Daniela Rogobete | Jan 26
In the present landscape of Indian cinematic productions, the ever-growing number of female authors… offer a change of perspective in Indian cinema so far dominated by male voices and gazes, a change which does not necessarily imply a feminine representation of the world but, importantly, a different approach and a different gaze, which takes into account a number of social, domestic, and cultural issues, generally overlooked or poorly represented. The courage of breaking conventions; the boldness of representation, of subverting gender and genre stereotypes, and of portraying real women instead of prototypes; the highlighting of gender inequality and the creation of self-awareness; and poetic sensitivity are a few of the qualities displayed in the texts produced by these women scriptwriters.
Arnab K Middya | Jan 15
It would be very difficult to bring back the aura that the episodes of Ramayana and Mahabharat once had. The days when people wouldn’t dare miss an episode and/or its repeat screening as there was no other option of watching them ever again is long gone.
Polyphony in time: narrational strategy in Adoor Gopalakrishnan’s Anantaram (1987) and the film’s multiple interpretations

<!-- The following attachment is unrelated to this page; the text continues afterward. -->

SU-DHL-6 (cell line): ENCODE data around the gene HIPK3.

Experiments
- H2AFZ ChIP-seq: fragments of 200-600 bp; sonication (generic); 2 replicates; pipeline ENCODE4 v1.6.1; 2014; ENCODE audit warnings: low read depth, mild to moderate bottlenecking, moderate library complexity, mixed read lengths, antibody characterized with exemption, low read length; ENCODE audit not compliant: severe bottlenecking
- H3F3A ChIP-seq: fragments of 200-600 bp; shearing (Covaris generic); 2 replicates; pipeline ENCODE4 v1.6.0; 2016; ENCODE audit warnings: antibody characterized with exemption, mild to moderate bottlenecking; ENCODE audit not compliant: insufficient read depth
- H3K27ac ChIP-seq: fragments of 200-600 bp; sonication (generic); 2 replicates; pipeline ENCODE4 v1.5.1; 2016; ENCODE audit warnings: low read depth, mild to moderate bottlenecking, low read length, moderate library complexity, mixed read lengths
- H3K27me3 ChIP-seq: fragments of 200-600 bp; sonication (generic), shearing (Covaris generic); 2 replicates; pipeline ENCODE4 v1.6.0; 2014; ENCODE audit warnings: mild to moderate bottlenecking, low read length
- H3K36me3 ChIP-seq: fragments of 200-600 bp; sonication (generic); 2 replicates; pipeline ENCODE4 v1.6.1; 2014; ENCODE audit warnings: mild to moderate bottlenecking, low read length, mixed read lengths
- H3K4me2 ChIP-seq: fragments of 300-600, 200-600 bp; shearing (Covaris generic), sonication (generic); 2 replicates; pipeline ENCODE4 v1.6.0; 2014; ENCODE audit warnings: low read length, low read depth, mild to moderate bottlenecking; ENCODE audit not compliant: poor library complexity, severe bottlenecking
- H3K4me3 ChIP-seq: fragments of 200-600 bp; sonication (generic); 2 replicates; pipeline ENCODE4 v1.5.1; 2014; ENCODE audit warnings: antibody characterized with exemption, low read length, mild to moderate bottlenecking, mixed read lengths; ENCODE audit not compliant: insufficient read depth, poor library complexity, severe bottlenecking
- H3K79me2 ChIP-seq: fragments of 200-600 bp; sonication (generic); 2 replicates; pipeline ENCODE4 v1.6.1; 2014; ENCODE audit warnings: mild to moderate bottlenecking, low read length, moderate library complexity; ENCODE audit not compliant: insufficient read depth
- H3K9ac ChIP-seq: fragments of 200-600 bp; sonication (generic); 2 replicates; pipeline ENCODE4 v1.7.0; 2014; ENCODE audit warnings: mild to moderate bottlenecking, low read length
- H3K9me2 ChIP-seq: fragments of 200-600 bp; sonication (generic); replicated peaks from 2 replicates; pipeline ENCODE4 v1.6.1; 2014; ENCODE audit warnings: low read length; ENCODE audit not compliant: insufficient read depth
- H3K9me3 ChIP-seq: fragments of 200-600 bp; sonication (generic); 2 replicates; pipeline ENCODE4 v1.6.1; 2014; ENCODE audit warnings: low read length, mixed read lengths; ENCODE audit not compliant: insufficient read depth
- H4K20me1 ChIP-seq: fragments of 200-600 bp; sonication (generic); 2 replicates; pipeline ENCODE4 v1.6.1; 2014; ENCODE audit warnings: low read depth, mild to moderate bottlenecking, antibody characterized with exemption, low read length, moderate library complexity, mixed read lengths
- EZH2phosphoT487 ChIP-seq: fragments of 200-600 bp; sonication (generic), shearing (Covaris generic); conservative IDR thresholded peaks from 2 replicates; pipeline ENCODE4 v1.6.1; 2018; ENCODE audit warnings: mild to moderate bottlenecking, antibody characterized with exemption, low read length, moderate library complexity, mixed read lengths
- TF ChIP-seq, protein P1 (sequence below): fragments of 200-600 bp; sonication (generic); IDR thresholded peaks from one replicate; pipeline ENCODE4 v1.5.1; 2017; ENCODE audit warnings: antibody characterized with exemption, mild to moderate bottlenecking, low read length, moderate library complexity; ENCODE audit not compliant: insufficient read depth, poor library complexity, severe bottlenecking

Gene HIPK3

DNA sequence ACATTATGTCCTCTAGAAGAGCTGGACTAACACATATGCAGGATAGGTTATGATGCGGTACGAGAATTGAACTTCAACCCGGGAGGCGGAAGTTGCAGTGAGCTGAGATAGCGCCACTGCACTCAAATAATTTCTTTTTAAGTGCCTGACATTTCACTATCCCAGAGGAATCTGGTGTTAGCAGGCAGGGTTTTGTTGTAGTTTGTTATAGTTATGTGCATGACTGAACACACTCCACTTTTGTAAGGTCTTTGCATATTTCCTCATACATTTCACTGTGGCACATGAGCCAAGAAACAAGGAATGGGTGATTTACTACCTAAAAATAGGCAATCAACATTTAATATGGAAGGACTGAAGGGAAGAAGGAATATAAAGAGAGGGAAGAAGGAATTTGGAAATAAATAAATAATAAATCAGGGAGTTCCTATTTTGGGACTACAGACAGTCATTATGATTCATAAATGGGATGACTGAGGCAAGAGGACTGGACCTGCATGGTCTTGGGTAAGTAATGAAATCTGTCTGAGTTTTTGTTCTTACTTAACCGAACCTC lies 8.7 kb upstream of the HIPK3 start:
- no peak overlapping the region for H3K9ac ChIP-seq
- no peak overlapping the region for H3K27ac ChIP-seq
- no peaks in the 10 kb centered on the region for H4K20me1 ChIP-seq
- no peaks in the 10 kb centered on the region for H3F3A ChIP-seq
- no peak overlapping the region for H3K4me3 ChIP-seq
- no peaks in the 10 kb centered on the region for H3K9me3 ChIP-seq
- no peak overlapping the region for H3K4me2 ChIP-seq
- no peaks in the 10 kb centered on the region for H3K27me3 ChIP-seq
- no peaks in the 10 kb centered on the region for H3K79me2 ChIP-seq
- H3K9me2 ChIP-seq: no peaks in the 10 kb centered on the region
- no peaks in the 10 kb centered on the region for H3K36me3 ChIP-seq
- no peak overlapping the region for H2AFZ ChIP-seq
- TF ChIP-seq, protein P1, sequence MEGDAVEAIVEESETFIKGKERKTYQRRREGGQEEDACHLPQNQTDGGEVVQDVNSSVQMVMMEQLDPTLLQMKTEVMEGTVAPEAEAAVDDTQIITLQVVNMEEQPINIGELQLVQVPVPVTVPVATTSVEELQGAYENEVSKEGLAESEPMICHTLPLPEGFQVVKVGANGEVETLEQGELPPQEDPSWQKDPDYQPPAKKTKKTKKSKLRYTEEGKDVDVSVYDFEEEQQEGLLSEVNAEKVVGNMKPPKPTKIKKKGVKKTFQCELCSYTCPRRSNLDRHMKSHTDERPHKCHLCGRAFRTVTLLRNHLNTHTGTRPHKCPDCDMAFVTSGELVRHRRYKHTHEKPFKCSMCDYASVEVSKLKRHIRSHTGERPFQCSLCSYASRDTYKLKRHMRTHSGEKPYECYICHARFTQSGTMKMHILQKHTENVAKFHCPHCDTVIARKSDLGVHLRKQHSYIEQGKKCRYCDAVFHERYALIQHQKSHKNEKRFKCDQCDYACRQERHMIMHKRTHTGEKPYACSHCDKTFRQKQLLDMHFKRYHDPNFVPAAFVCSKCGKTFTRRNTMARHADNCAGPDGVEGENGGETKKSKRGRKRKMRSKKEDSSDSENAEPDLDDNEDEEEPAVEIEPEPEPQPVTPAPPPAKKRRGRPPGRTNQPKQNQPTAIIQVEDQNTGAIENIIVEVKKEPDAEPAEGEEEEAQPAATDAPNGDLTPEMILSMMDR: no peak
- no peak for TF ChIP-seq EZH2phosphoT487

Babu Subramanian | Feb 7
Adoor Gopalakrishnan’s Anantaram (1987), his fifth film and its three preceding films have a common approach of a biography of an individual… Anantaram, which differs from them with its narrative strategy, is Adoor’s magnum opus. Analysing it will help in understanding its import and what Adoor achieved in it.
S Viswanath | Feb 26
Despite mimesis as a narrative necessity and primary constructive principle of cinema being virtually absent in the lexicon of Indian filmmakers, their films work for the intended audiences… The book talks about the philosophical issues in Indian cinema and offers an understanding of what makes Indian cinema a key differentiator and informs on what it lacks in the context of the global cinema coliseum.